Betting Odds Explained
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Betting Odds Explained
What is Chance?
Outside of gambling, chance is more commonly referred to in percentage terms. If you toss a coin then there is a 50% chance of it landing on heads and a 50% chance of tails. All possible outcomes in any event will add up to 100% .
If you roll a 6 sided dice, there is a one in six chance of any one number coming up. This can be expressed 16.66% (six possibilities divided by 100%).
Odds are simply a reflection of the chance or probability of a certain outcome in an event. In any event, every outcome has a chance or likelihood of taking place. Odds are simply an interpretation of those chances. The bookmakers form odds or prices to reflect those chances.
Most online bookmakers give you the option of which type of odds you want to use.
Decimal Odds Explained
Rather than using percentages, bookmakers use odds. Decimal odds are commonly used in Europe and also known as European odds.
To convert chances into decimal odds just take the chance as a % and divide into 100.
100%Chance = odds
So if you think something has a 20% chance of winning then
100/20 = 5
ExampleSay you wish to place a bet on an event which has decimal odds of 5.0. If you win, for every one pound you stake you will receive 5 pounds back. Stake £10 and you will receive back £50. You can see that your stake is included in the odds. European odds multiplied by your stake equals the payout. The odds show how many units the bookmaker pays out per unit staked.
Guide To Fractional Odds
The more traditional fractional odds are often used in the UK. Using the 20% chance example again, the factional odds are 4/1. Fractional odds are saying that for every 1 time you win then 4 times you will lose. Which is the same as saying you have a 20% chance of winning and an 80% chance of losing.
ExampleSay you wish to place a bet on an event which has odds of 4/1. If you win, for every pound you stake you will win £4 and you will receive your one pound stake back, giving you a total return of 5. If you place a bet of £10 at 4/1, then you will win £40 and have your £10 stake returned, giving a total return of £50. UK odds multiplied with your stake equals the winnings. The odds show how many units you win in terms of winning per unit staked.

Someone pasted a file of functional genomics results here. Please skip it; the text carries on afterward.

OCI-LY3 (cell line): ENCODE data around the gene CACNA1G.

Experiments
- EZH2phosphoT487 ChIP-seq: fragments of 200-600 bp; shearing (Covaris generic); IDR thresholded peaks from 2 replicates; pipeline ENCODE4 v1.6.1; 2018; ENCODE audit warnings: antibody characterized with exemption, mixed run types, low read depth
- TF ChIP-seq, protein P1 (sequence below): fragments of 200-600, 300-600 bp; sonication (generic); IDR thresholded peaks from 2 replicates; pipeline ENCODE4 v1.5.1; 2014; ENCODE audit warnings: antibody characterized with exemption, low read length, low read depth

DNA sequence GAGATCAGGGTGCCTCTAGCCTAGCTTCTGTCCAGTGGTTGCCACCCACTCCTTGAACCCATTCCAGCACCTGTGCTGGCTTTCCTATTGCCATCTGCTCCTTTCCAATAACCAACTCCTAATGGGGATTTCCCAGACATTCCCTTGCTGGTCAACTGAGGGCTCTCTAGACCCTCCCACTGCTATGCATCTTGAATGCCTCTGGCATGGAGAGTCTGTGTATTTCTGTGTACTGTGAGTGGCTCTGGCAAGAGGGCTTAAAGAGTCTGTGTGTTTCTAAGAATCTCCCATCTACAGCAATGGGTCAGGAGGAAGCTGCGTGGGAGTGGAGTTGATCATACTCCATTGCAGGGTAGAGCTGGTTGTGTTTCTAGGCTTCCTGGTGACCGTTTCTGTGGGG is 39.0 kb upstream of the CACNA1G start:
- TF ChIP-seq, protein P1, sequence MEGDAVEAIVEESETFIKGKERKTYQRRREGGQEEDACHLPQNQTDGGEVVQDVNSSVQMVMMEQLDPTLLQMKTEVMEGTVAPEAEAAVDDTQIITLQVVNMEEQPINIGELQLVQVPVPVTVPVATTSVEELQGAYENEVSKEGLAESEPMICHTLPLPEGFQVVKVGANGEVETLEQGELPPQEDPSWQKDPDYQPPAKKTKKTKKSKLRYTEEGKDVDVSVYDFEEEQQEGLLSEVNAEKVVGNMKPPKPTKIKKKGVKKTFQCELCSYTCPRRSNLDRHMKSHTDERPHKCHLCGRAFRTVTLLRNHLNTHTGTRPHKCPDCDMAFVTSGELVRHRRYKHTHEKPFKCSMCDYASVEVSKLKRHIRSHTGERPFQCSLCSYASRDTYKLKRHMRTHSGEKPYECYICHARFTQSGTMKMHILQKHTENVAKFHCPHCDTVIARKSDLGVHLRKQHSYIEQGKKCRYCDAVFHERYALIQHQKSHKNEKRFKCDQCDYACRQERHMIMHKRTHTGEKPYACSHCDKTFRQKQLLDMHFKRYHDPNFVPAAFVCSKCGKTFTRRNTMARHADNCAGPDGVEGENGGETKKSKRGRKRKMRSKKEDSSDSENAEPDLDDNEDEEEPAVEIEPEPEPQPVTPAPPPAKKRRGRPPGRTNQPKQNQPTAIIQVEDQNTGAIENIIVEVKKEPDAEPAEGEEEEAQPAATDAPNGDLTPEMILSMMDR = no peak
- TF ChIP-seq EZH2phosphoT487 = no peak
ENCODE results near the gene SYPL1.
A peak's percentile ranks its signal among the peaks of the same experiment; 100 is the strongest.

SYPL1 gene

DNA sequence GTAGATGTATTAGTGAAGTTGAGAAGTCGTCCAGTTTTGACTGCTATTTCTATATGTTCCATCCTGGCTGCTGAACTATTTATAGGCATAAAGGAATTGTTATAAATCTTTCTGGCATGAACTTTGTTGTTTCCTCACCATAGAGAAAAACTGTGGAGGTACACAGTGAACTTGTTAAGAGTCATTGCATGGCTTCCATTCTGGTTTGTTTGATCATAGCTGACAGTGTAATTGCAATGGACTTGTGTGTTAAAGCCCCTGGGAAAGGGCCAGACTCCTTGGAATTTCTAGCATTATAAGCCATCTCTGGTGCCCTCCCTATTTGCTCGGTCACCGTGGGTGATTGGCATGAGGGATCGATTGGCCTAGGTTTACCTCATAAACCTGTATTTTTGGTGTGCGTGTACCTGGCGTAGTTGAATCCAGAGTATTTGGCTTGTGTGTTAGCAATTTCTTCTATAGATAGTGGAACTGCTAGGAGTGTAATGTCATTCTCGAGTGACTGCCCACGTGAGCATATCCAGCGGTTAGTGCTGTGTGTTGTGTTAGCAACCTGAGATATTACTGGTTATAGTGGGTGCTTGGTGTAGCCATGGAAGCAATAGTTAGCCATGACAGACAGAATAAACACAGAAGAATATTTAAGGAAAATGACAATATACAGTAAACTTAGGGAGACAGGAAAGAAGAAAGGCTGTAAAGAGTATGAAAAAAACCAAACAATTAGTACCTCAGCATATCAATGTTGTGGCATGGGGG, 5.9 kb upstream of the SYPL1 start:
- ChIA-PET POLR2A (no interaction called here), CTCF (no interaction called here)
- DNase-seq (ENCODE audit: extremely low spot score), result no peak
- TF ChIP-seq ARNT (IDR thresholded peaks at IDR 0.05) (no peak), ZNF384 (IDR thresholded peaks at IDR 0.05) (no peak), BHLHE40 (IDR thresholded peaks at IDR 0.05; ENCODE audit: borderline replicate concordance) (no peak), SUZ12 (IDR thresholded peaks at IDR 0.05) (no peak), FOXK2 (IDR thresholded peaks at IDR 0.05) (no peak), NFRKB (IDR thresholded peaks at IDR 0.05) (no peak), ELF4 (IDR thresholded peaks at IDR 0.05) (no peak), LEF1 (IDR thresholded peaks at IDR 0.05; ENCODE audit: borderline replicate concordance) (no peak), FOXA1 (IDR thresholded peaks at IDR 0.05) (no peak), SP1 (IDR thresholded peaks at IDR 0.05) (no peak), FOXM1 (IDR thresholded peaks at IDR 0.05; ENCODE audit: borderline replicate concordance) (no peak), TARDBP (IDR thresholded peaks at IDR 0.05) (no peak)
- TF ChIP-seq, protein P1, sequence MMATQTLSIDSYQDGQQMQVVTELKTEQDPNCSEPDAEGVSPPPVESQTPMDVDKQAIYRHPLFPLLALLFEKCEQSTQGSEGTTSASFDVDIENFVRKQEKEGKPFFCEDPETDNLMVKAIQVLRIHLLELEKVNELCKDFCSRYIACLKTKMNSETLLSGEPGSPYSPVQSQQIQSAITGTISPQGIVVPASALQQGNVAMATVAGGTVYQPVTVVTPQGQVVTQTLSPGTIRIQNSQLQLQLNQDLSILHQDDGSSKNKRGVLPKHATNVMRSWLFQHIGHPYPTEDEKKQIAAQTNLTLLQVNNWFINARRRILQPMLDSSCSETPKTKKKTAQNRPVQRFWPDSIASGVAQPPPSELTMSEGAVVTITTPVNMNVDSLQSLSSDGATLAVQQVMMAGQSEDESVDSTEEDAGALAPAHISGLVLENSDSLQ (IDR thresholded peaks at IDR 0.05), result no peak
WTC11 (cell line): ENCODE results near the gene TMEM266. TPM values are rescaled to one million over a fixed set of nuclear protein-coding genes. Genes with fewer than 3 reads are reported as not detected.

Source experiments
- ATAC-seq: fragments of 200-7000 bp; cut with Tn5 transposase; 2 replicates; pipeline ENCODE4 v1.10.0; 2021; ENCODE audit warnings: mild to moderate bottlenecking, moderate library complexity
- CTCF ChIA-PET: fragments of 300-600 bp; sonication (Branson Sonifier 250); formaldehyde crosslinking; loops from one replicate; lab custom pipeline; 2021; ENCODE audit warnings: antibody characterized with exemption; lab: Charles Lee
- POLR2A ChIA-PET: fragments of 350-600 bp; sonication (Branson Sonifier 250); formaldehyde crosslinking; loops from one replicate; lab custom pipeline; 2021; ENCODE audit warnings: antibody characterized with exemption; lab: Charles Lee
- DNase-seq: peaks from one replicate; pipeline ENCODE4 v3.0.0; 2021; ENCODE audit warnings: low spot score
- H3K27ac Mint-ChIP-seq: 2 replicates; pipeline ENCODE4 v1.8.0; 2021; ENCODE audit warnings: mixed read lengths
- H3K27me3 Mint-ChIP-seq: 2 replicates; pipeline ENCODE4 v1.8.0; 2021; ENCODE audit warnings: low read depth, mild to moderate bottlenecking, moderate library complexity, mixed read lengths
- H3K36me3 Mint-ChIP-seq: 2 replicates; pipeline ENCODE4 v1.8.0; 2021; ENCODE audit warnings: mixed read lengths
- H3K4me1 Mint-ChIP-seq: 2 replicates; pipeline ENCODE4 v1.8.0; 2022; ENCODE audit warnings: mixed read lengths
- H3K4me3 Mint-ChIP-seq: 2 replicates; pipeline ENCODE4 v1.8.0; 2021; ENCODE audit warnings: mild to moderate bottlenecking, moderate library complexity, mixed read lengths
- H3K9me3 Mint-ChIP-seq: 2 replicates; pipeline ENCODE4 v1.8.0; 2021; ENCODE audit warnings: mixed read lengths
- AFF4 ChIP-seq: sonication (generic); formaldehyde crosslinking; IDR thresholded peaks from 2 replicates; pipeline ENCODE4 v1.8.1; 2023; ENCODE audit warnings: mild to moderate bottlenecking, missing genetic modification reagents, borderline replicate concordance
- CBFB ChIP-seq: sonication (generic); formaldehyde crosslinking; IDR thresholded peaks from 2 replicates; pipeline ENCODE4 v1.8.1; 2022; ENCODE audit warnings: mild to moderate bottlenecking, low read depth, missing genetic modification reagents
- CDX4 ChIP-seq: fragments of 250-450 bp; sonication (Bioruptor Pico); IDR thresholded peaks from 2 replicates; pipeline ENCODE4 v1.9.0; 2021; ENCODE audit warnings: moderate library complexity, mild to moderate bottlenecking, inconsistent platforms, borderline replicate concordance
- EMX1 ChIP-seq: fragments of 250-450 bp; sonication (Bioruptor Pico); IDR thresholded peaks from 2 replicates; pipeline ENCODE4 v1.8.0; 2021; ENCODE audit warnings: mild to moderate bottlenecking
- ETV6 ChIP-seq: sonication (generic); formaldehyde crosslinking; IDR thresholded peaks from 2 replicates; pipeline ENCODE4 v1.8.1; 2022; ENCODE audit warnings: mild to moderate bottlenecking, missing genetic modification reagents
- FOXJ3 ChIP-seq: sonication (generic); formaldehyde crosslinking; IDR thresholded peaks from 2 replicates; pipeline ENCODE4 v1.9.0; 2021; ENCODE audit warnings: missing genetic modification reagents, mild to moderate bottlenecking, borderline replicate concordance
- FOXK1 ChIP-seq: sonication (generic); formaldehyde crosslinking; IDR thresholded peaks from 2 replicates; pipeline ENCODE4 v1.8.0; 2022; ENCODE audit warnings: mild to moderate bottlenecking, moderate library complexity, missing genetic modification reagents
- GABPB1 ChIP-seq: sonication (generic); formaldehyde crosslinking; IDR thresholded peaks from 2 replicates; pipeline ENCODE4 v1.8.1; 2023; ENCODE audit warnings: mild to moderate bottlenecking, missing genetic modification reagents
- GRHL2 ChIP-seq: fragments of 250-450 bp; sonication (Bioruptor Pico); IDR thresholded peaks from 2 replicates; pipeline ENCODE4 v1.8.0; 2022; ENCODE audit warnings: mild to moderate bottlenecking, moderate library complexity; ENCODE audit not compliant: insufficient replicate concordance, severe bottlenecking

If you wish to bet on US Sports then you will also need to understand American odds. American odds are also known as lines or money line odds. If US Odds are indicated with a + sign then they show the amount you would win for a 100 stake. If there is a - sign then they show how much you need to stake to win 100.
ExampleSo if you are betting on an event which has decimal odds of 5, or fractional odds of 4/1, the US Odds would be +400. If you are betting at decimal odds of 1.5, or fractional odds of 1/2, then the US odds would be -200US odds can be divided into positive odds and negative odds.
Negative US odds show how big a stake is needed for a winning of 100 units. Positive odds show how big your winnings are if you bet 100 units.
Relationship between Percentage Chance, Decimal, Fractional and US Odds
The tool "What are the Odds" below shows you how percentage chance, decimal odds, fractional odds and US odds are expressed to mean the same thing!
Do You Understand Betting Odds Now?
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Gambling 'Odds Terms' Explained
Fixed Odds Betting
When you place a fixed odds bet, you are staking a certain fixed amount of money against the bookmakers money to predict the outcome of the event. The bookmakers odds reflect how much you will win from the bookmaker if your prediction is correct.
When placing a bet, your stake is the amount of money which you risk or gamble. If you win then your winnings are calculated according to the odds at which your bet was agreed.
This is another term for a bookmaker taking bets. By agreeing your bet, the bookmaker is laying that particular outcome of the event. The bookmaker is risking their money to lay, or to promise to pay the winnings, should your bet be successful.
Odds against is the term used to describe a bet where you will receive a return of more than double your stake. The profit on the bet will be more than your stake.
Also known as EVS, this is when the return will be double your stake. The profit on your bet will be the same as the amount you staked. Both you and the bookmaker are risking the same amount on the bet.
Odds on is the term used to describe a bet where you will need to stake more than you will win, In fractional terms this is anything with odds of less than EVS, so 1/2 is odds on. The word 'on' indicates that the odds are reversed. You may hear the expression 2/1 on referring to a selection with odds of 1-2.
This indicates that a selection has a good chance of winning. Short odds will be where you wouldn't receive a large return for your investment. For example a horse at 6/4 would be considered short odds.
This indicates that a selection has a poor chance of winning. If you bet at long odds you will receive a good return on your investment if you are correct. For example, a horse at 50/1 would be considered Long Odds.
For explanations of other terms see our Betting Terminology A-Z guide.